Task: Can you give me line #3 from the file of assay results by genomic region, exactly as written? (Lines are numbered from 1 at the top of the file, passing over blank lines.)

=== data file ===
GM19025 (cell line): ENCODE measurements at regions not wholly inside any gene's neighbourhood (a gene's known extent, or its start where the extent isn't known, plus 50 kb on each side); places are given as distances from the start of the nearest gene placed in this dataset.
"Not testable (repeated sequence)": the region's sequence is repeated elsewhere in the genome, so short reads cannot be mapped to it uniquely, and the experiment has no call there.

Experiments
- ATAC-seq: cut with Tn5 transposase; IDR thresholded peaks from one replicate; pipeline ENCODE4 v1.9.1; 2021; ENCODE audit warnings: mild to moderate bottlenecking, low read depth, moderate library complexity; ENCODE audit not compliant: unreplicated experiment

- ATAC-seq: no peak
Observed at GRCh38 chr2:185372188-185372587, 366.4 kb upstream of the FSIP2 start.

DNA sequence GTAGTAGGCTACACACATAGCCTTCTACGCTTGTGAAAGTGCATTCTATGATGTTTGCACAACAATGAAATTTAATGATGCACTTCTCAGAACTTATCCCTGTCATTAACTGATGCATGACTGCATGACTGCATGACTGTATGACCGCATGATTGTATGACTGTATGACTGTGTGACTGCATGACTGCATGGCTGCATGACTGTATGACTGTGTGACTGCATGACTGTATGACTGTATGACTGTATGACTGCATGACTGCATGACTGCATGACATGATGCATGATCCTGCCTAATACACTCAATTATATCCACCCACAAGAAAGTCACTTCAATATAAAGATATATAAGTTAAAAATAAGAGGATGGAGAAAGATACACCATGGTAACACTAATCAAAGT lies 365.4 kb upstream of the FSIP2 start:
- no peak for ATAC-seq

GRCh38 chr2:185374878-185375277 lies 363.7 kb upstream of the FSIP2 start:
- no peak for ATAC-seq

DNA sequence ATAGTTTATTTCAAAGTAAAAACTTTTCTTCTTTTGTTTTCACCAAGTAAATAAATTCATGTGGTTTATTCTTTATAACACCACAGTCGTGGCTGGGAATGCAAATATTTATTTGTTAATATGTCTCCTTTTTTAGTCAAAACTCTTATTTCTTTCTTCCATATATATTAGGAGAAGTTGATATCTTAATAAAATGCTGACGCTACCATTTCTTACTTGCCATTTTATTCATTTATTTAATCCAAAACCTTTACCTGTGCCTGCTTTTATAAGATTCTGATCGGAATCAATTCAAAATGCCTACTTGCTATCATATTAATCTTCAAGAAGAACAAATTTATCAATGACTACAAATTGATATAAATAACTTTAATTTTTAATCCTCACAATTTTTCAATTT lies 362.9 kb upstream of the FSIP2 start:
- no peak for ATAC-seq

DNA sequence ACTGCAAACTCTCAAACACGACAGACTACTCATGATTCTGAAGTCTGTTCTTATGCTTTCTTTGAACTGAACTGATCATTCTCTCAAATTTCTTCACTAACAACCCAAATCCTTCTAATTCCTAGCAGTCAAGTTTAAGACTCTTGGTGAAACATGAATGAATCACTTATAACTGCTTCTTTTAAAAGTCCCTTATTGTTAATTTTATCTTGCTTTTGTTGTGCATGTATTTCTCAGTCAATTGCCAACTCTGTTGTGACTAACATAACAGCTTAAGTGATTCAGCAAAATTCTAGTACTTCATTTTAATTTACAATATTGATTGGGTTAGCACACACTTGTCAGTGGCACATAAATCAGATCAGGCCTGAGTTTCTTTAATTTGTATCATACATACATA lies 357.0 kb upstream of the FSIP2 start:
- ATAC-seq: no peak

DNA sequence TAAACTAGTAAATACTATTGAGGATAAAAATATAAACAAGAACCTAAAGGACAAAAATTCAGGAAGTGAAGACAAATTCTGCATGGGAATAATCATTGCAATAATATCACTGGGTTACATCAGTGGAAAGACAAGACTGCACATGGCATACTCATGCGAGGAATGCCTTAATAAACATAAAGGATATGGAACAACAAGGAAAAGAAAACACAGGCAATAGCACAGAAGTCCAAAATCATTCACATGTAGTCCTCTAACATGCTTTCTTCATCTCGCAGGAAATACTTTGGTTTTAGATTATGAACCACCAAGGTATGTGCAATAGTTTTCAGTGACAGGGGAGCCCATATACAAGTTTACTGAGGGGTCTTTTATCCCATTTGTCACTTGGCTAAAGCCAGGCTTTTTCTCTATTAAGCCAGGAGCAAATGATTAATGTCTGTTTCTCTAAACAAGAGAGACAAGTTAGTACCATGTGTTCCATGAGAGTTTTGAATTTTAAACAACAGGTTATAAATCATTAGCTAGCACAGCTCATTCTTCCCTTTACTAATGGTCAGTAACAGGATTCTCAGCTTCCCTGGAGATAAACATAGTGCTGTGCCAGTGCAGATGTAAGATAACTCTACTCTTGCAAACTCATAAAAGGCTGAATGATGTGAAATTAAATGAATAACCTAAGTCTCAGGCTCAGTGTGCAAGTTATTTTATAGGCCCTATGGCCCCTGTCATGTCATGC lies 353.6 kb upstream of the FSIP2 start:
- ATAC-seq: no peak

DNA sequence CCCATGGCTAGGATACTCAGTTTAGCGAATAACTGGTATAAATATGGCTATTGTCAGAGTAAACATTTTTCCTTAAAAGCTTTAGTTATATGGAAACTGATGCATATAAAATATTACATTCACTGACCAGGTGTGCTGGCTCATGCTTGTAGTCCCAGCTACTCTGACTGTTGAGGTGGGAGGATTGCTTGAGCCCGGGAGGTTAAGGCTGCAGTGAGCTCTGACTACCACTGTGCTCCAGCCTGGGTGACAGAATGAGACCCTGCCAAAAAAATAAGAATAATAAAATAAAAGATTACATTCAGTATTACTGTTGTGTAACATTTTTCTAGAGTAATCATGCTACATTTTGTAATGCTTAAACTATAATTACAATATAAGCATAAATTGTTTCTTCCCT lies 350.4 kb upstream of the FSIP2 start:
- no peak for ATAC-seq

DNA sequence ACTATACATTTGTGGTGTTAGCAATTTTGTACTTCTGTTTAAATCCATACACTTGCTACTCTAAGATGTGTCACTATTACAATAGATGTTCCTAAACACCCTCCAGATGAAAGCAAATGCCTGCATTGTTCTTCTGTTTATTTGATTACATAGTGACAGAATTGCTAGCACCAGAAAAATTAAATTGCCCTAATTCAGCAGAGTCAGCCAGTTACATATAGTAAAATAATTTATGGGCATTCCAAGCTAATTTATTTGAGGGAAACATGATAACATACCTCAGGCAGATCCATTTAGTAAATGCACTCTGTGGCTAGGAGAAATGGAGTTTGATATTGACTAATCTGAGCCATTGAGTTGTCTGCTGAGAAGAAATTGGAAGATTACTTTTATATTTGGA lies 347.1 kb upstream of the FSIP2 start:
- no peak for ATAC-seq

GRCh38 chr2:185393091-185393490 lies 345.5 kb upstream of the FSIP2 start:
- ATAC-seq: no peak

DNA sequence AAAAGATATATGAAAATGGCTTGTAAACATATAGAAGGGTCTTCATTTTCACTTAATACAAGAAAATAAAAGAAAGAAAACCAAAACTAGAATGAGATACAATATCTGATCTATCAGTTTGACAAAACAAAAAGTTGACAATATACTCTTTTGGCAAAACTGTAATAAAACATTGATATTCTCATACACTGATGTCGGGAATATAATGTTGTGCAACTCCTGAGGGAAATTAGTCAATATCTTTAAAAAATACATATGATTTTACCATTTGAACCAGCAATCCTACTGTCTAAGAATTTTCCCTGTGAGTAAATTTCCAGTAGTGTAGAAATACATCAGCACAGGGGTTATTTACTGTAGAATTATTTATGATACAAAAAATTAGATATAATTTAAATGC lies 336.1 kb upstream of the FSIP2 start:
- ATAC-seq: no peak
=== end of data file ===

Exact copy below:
Experiments